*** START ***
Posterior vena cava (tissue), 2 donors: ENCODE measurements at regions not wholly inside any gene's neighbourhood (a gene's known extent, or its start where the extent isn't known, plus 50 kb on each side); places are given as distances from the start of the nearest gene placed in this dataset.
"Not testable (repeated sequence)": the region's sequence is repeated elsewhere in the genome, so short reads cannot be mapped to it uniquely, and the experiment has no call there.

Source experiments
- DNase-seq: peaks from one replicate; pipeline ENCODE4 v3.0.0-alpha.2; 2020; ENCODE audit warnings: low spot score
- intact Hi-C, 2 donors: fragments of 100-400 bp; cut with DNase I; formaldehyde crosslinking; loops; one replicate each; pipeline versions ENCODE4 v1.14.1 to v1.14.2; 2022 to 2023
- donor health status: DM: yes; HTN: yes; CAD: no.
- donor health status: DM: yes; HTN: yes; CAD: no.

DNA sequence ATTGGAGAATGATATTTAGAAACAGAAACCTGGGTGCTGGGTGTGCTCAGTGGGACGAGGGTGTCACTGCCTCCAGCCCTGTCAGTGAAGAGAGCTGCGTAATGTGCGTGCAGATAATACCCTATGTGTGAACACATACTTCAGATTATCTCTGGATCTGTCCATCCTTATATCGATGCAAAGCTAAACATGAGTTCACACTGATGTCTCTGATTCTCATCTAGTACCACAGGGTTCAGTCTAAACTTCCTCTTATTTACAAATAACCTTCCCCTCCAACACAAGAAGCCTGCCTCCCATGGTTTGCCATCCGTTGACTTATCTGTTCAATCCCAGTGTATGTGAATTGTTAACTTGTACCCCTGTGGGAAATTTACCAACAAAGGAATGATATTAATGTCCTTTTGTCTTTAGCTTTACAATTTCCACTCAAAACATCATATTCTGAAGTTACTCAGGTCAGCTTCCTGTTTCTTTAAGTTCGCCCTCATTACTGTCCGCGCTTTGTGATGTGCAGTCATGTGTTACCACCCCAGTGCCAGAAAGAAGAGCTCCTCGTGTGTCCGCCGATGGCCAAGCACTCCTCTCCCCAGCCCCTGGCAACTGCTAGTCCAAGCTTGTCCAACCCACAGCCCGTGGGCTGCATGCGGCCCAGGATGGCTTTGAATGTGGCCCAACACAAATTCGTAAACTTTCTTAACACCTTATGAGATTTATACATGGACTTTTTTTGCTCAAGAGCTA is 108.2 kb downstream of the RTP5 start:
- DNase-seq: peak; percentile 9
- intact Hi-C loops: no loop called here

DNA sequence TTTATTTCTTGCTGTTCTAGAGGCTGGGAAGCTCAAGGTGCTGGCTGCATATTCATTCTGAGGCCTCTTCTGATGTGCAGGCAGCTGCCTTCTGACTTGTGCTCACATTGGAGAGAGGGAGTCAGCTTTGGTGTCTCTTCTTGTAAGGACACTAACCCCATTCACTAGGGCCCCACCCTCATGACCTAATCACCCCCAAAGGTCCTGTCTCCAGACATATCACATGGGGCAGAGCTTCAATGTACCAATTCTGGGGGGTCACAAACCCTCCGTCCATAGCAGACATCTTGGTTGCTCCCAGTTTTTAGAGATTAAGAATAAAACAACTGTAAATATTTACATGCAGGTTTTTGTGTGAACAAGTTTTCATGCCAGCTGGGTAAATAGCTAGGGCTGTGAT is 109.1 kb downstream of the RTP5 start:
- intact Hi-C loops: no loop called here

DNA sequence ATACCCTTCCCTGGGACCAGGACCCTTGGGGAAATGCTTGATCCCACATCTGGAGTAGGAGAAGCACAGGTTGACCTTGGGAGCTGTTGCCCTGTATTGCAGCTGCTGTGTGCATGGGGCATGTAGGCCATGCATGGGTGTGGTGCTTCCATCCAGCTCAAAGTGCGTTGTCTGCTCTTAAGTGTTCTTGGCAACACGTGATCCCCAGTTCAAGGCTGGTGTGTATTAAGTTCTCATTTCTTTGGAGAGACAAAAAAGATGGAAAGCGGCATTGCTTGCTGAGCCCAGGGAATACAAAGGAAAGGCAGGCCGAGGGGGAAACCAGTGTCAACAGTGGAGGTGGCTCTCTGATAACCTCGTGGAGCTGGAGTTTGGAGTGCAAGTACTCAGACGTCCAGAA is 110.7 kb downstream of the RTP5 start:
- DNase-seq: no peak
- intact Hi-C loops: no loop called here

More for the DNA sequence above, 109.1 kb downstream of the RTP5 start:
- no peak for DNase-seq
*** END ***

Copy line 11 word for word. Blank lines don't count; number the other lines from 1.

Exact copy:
DNA sequence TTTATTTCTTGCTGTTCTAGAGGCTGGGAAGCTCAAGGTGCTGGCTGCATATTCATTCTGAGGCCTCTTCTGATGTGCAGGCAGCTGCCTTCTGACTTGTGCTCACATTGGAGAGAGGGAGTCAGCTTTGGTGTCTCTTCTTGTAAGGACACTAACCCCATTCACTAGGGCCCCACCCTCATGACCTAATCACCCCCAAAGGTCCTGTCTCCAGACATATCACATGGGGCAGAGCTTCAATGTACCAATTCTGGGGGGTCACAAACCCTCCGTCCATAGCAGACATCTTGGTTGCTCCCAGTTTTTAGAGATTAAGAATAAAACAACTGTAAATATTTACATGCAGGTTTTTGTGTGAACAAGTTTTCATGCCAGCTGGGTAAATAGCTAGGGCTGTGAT is 109.1 kb downstream of the RTP5 start: